When Hugh Harman and Rudolf Ising first started up the Warner cartoon studio with Leon Schlesinger, their main competitor (and former employer) was Disney. Naturally, they wanted to emulate Disney but offer something Disney didn't. Their gimmick was funny (and at times gross) gags and a musical theme that differed from Disney's: Instead of calm, sweet stuff, they set their cartoons to hot jazz and had their characters sing along with synchronized lip movements. Their flagship series, "Looney Tunes", starred Bosko and were more plot-driven, while "Merrie Melodies" alternated between "Foxy" the fox and "Piggy" the pig, in more musical plots. A dog character named Goopy Geer appeared in a handful of cartoons. The recurring stars in "Merrie Melodies" were later dropped in favor of a purely one-shot setup with no real recurring characters.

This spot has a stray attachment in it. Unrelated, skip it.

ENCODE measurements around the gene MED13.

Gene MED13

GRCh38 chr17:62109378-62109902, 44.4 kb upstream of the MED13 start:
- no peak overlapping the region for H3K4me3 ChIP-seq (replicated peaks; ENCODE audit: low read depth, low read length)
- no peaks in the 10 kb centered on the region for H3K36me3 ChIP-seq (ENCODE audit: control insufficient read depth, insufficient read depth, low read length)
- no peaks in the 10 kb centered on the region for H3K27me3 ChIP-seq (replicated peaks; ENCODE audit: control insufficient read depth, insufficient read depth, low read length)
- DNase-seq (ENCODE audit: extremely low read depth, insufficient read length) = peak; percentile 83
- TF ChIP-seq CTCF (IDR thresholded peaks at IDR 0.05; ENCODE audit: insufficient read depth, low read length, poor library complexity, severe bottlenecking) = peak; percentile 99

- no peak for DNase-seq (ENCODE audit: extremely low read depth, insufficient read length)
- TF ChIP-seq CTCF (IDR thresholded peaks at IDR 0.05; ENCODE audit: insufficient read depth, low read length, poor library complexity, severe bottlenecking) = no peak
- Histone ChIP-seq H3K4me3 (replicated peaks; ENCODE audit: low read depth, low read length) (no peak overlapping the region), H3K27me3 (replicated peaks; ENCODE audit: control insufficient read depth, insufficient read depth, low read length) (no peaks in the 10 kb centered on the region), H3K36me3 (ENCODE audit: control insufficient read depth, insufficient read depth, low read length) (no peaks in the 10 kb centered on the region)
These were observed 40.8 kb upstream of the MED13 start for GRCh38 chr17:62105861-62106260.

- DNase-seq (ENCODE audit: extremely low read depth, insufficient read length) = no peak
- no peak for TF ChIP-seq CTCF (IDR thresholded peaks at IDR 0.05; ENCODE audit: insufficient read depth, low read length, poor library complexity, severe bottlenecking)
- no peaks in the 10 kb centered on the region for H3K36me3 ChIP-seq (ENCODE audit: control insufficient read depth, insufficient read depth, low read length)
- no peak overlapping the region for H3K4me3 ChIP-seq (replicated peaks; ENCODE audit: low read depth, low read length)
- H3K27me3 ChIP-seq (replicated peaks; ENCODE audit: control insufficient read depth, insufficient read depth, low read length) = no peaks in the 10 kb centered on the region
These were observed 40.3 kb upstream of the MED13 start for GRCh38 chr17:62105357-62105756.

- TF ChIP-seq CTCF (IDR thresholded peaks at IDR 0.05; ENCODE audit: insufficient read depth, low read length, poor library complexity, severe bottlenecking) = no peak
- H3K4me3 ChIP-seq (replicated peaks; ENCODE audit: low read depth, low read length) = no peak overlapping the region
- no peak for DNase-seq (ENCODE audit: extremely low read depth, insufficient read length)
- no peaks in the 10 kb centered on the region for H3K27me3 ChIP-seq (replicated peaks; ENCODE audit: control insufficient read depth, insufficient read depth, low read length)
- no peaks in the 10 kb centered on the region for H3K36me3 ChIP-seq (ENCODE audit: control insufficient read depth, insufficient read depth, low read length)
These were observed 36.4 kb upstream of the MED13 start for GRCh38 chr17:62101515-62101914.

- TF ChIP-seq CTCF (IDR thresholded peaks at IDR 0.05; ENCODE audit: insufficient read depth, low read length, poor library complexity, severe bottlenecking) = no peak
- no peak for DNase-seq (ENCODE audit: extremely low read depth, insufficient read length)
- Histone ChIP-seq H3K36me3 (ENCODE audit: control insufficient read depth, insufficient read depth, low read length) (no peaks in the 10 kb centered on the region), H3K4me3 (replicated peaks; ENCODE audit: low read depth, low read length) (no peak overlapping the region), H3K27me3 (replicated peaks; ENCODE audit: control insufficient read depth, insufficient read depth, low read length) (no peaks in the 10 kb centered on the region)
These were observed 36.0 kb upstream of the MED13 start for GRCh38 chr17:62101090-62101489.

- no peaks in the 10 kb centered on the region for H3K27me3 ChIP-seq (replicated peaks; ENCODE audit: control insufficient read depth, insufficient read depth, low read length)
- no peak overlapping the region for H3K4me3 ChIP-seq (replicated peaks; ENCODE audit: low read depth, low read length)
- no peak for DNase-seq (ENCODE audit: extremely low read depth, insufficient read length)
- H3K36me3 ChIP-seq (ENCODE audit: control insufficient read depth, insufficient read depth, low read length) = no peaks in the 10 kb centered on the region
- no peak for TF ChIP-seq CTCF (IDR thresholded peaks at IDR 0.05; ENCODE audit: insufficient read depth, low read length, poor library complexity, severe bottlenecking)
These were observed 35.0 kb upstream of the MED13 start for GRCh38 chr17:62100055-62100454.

In the modern era of jaded audiences and a fear of anything black and white, these early cartoons are woefully overlooked. Some are actually edgy even by today's standards, so much so that they are unavailable on TV or home video to this very day. Here are a couple great examples:
"Hittin the Trail For Halleluja Land" (1931)
This cartoon is a hilarious parody of Disney cartoons of the day...but the parody is often overlooked due to the depiction of African American stereotypes. Because of the stereotyping, this short landed on the inafamous "Censored Eleven" list, and is rarely seen. That's too bad, because as you can see, it's a great cartoon! (Notice the gag with Piggy in a dead-on parody of the famous Disney short "Steamboat Willie!")
"You Don't Know What You're Doin" (1931)
Another Piggy entry. Though this version is partially dubbed in Spanish, you still get the idea! One of the most surreal cartoons of all time, giving even the wildest Fleischer stuff a run for its money. Don't drink and drive, folks...ESPECIALLY if you're in a cartoon!